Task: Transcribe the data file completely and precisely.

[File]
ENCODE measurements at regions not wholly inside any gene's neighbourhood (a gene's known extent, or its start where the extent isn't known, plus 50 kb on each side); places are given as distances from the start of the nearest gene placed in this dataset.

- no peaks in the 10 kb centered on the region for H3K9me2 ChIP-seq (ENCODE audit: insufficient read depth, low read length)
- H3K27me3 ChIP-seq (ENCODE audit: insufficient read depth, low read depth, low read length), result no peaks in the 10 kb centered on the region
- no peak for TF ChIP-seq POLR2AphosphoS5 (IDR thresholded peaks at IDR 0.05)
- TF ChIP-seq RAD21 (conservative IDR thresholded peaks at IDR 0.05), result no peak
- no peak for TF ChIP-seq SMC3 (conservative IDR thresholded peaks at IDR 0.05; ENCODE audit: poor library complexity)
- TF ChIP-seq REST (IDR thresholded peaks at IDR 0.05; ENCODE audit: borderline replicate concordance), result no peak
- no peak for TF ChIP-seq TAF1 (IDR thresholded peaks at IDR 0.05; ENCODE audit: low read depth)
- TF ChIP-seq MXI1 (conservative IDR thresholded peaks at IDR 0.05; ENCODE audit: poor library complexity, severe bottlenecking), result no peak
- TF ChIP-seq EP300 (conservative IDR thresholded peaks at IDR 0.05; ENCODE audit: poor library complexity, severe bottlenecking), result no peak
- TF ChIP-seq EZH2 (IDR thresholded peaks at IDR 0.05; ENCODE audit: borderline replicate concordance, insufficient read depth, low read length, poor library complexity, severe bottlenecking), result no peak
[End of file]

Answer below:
ENCODE measurements at regions not wholly inside any gene's neighbourhood (a gene's known extent, or its start where the extent isn't known, plus 50 kb on each side); places are given as distances from the start of the nearest gene placed in this dataset.

- no peaks in the 10 kb centered on the region for H3K9me2 ChIP-seq (ENCODE audit: insufficient read depth, low read length)
- H3K27me3 ChIP-seq (ENCODE audit: insufficient read depth, low read depth, low read length), result no peaks in the 10 kb centered on the region
- no peak for TF ChIP-seq POLR2AphosphoS5 (IDR thresholded peaks at IDR 0.05)
- TF ChIP-seq RAD21 (conservative IDR thresholded peaks at IDR 0.05), result no peak
- no peak for TF ChIP-seq SMC3 (conservative IDR thresholded peaks at IDR 0.05; ENCODE audit: poor library complexity)
- TF ChIP-seq REST (IDR thresholded peaks at IDR 0.05; ENCODE audit: borderline replicate concordance), result no peak
- no peak for TF ChIP-seq TAF1 (IDR thresholded peaks at IDR 0.05; ENCODE audit: low read depth)
- TF ChIP-seq MXI1 (conservative IDR thresholded peaks at IDR 0.05; ENCODE audit: poor library complexity, severe bottlenecking), result no peak
- TF ChIP-seq EP300 (conservative IDR thresholded peaks at IDR 0.05; ENCODE audit: poor library complexity, severe bottlenecking), result no peak
- TF ChIP-seq EZH2 (IDR thresholded peaks at IDR 0.05; ENCODE audit: borderline replicate concordance, insufficient read depth, low read length, poor library complexity, severe bottlenecking), result no peak